Defense asks evidence be suppressed in triple-homicide case

Ryan Jones is accused of killing his parents and little brother last year.



Richmond County Cpl. Mitchell Freeman was on his way to work May 21, 2013, when a long-time friend called him in a panic.

Steven Jones, of Macon, hadn’t been able to reach his parents, Roosevelt and Edna Jones, or brother, Russell Jones, in about a day.

After a disturbing exchange with his other brother, Ryan, Steven Jones had a gut feeling something was wrong.

When Freeman arrived at the home on Pinnacle Place Drive for a welfare check, he saw three cars parked in the yard but got no answer at the door.

He called a captain in the criminal investigation division, waited for backup, and with permission of Steven Jones via telephone, kicked open the back door.

What he saw next prompted law enforcement to begin an investigation that linked the three missing Joneses to the charred and dismembered remains of three people found earlier that afternoon in a nearby field.

“I saw a lot of blood,” Freeman recalled in court Thursday.

After Freeman’s discovery, officers obtained warrants to search the Pinnacle Place Drive home and its three vehicles that day. But attorneys representing Ryan Jones, charged with killing his mother, father and brother, said officers performed an illegal search by not obtaining a warrant to kick down the door.

Because of that “illegal search,” all evidence collected in the days that followed should be suppressed at Ryan Jones’ impending death penalty trial, lead defense attorney Ryan Swingle said at Thursday’s motion-to-suppress hearing.

“This is a horrible, horrible, tragic case,” Swingle said. “When the state is asking to execute someone, thank God we live in a country that closely examines the investigation that went into the case.”

Roosevelt and Edna Jones were both retired Richmond County educators who were 40-year members of Augusta Deliverance Evangelistic Church. Russell Jones was a sophomore at Fort Valley State University majoring in health and physical education and was visiting his parents at the time of his death.

District Attorney Ashley Wright said officers had probable cause to kick the door in because multiple family members were on their way to Augusta “out of grave concern” for Roosevelt, Edna and Russell; that Steven Jones told police Ryan Jones was acting strangely; and that Steven Jones gave permission to kick in the door.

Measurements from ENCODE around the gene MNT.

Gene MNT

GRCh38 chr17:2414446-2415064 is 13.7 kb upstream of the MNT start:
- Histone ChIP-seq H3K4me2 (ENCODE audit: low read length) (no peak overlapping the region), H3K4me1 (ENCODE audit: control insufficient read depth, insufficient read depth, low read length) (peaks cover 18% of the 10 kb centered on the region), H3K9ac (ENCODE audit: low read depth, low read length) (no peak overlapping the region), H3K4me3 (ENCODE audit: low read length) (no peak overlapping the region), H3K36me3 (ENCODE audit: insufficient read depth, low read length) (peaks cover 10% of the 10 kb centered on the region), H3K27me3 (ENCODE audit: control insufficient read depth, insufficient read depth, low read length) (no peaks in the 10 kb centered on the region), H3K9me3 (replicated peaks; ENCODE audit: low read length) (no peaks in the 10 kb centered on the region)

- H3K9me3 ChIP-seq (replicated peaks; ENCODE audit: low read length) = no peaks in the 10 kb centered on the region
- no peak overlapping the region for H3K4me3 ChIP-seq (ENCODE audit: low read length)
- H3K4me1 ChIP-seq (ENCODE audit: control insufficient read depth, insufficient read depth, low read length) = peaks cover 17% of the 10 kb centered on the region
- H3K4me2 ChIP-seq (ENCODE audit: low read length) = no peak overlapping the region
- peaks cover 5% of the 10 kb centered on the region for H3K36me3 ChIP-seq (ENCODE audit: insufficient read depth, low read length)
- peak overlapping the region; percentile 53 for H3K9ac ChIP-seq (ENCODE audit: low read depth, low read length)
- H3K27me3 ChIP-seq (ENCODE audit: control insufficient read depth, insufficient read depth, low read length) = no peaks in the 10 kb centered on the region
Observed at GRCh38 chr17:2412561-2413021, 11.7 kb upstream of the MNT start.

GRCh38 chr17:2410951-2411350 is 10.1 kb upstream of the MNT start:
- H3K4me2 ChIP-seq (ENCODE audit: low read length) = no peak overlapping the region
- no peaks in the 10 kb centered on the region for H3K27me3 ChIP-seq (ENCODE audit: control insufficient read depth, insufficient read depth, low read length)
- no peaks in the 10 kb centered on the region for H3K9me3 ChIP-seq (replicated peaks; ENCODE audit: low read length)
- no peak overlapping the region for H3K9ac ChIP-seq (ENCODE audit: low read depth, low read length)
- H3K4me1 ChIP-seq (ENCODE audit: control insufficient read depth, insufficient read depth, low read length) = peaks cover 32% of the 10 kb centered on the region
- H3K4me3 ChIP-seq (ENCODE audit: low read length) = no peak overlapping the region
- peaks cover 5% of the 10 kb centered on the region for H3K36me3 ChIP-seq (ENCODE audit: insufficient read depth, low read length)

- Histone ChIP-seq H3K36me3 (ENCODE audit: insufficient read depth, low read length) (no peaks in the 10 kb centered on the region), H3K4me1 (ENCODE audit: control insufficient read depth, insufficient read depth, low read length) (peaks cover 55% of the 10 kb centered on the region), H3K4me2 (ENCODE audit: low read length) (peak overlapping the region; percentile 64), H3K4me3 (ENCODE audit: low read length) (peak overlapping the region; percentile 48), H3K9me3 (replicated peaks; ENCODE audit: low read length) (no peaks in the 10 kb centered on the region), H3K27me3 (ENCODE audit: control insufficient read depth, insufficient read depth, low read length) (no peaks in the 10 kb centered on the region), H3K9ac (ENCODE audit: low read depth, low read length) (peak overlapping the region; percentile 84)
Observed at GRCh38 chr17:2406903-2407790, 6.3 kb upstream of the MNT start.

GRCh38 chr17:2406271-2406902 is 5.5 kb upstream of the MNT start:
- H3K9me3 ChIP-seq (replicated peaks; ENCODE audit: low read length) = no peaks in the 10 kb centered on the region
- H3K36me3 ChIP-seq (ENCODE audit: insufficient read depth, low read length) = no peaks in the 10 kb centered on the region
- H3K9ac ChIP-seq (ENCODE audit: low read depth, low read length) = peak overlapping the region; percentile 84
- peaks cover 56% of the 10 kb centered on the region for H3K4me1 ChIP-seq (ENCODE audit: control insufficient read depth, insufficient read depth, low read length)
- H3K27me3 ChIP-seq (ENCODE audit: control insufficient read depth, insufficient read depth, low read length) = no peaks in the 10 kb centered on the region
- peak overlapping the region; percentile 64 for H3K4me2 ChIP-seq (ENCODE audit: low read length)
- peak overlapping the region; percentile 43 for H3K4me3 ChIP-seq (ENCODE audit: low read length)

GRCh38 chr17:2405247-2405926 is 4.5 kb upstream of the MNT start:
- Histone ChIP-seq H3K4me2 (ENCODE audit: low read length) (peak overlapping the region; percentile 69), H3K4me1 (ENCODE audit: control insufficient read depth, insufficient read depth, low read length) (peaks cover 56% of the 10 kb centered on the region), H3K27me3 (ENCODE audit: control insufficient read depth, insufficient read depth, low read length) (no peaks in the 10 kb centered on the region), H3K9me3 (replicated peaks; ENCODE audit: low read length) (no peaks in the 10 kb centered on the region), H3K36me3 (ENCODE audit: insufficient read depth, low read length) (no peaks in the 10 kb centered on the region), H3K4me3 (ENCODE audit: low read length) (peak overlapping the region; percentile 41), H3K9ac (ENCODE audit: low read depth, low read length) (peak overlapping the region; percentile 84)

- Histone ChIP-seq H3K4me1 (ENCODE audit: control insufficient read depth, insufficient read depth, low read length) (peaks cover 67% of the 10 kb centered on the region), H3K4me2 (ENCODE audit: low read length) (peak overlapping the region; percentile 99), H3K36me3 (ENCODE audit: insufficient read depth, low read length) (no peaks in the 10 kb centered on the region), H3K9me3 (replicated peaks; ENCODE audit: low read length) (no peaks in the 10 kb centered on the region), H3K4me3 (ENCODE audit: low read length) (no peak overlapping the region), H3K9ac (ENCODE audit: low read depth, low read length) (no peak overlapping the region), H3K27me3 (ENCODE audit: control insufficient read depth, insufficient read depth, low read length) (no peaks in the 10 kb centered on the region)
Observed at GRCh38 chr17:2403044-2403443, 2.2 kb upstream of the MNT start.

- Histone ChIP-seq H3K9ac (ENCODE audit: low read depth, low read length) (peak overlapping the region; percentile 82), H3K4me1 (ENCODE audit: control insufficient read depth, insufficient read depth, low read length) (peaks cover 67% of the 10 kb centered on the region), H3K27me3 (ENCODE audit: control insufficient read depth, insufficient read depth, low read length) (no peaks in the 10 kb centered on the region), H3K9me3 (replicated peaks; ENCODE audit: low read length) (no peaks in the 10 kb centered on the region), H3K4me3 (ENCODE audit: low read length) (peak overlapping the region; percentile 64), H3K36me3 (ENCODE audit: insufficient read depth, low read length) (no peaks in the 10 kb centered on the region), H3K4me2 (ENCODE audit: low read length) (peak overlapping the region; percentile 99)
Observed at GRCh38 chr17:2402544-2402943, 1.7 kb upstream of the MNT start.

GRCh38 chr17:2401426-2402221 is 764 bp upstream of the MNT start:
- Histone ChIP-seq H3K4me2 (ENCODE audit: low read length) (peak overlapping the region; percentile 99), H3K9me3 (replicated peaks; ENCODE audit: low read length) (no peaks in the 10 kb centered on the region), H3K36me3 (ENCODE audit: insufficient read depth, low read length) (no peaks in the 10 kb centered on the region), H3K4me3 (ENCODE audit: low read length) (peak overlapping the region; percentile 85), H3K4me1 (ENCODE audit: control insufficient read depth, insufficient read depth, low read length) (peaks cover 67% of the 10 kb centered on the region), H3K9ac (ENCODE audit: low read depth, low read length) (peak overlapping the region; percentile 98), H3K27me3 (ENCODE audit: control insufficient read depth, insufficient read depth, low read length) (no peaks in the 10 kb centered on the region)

“They are not required to sit on their heels,” Wright said.

In the five-hour hearing, the court heard testimony from seven officers about their methods in obtaining warrants to search the Pinnacle Place Drive home, the vehicles, and a Days Inn hotel room where Ryan Jones had previously stayed.

They also described the arrest of Ryan Jones, which took place at Traditions Apartments on Walton Way Extension.

While en route to the sheriff’s office for questioning, deputy Matthew Kirkland testified Ryan Jones had stated he was concerned about clothes he left at the Days Inn in Augusta and asked if he could retrieve them.

That unsolicited comment prompted officers to obtain a search warrant for the Days Inn, where they recovered a cell phone, charger and two towels.

Swingle said the initial “illegal search” of the Pinnacle Place Drive home by kicking in the door tainted all search warrants that followed and that all statements made by Ryan Jones after his arrest, like his inquiry about his belongings at the hotel, should also be suppressed.

Chief Judge J. Carlisle Overstreet asked the state and the defense to file proposed orders within 30 days for him to consider.

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Wed, 11/22/2017 - 18:38

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